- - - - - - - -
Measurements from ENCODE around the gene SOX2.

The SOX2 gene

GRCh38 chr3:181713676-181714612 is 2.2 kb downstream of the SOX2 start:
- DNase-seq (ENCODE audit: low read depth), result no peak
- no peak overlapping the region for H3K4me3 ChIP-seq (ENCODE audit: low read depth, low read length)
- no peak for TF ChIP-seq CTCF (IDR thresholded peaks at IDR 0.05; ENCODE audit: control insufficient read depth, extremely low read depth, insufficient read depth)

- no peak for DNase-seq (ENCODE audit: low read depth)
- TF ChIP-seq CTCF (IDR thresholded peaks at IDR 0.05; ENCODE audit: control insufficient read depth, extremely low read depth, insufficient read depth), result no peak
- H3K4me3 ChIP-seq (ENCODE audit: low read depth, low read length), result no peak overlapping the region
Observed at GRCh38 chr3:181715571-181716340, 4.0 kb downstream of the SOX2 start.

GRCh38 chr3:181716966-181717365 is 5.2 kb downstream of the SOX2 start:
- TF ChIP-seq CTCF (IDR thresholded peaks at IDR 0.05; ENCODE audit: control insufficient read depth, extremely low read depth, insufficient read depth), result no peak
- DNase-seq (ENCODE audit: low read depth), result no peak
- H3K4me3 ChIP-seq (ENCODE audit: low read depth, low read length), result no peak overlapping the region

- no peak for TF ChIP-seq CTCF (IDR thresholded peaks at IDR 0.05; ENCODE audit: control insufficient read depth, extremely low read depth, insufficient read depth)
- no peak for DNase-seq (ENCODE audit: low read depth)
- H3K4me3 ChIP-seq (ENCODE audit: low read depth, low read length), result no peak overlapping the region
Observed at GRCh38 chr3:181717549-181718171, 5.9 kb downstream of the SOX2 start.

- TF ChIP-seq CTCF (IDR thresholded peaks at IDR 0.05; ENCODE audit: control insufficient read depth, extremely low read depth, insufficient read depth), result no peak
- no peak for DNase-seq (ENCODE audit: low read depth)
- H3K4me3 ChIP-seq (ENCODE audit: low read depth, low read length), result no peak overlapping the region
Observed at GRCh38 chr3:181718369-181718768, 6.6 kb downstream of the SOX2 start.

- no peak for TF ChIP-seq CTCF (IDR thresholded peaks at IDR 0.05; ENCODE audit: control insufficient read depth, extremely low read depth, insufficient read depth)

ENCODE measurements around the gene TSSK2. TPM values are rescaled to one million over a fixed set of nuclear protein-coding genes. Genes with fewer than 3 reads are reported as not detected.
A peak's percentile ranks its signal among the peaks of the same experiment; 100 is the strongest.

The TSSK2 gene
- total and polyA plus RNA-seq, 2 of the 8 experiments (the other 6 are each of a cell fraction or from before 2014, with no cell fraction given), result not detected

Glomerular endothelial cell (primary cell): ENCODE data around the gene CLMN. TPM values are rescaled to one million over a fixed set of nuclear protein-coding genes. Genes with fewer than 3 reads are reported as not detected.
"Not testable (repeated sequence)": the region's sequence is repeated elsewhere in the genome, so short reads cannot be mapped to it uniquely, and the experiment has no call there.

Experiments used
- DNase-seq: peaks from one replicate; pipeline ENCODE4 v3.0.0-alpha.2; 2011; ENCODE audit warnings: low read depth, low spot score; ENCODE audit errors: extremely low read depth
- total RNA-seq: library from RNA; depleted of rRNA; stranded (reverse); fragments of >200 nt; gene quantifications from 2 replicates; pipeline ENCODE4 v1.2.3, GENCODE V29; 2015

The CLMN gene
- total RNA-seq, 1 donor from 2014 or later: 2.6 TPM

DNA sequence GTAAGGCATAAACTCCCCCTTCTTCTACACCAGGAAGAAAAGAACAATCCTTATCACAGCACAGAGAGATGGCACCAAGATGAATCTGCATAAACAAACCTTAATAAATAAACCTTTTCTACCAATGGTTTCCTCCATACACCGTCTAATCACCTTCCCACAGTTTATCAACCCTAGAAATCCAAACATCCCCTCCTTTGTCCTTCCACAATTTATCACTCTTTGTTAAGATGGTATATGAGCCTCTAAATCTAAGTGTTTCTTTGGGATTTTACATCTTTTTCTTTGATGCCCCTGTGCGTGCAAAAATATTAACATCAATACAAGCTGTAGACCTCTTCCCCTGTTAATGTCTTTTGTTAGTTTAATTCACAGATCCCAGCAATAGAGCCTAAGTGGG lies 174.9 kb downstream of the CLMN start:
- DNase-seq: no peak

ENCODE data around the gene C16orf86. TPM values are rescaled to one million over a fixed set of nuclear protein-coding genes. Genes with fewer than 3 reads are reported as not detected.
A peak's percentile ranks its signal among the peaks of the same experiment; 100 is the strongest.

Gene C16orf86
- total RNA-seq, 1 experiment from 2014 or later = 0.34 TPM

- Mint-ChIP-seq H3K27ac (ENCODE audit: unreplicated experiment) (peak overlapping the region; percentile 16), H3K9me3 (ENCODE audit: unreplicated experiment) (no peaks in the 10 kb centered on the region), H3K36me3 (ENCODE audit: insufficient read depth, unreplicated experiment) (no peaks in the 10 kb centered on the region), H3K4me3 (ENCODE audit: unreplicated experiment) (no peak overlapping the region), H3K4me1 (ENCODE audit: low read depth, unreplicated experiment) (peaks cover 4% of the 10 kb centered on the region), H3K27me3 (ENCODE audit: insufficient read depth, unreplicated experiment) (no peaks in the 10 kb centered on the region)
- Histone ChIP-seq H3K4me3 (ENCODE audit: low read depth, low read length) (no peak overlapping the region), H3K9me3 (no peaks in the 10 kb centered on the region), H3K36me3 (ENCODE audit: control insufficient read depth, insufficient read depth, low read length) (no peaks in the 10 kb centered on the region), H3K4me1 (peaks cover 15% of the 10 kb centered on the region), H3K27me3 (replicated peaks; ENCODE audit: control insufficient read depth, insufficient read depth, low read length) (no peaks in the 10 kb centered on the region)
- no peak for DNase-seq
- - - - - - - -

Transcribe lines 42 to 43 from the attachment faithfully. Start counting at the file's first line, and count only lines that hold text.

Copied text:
- Histone ChIP-seq H3K4me3 (ENCODE audit: low read depth, low read length) (no peak overlapping the region), H3K9me3 (no peaks in the 10 kb centered on the region), H3K36me3 (ENCODE audit: control insufficient read depth, insufficient read depth, low read length) (no peaks in the 10 kb centered on the region), H3K4me1 (peaks cover 15% of the 10 kb centered on the region), H3K27me3 (replicated peaks; ENCODE audit: control insufficient read depth, insufficient read depth, low read length) (no peaks in the 10 kb centered on the region)
- no peak for DNase-seq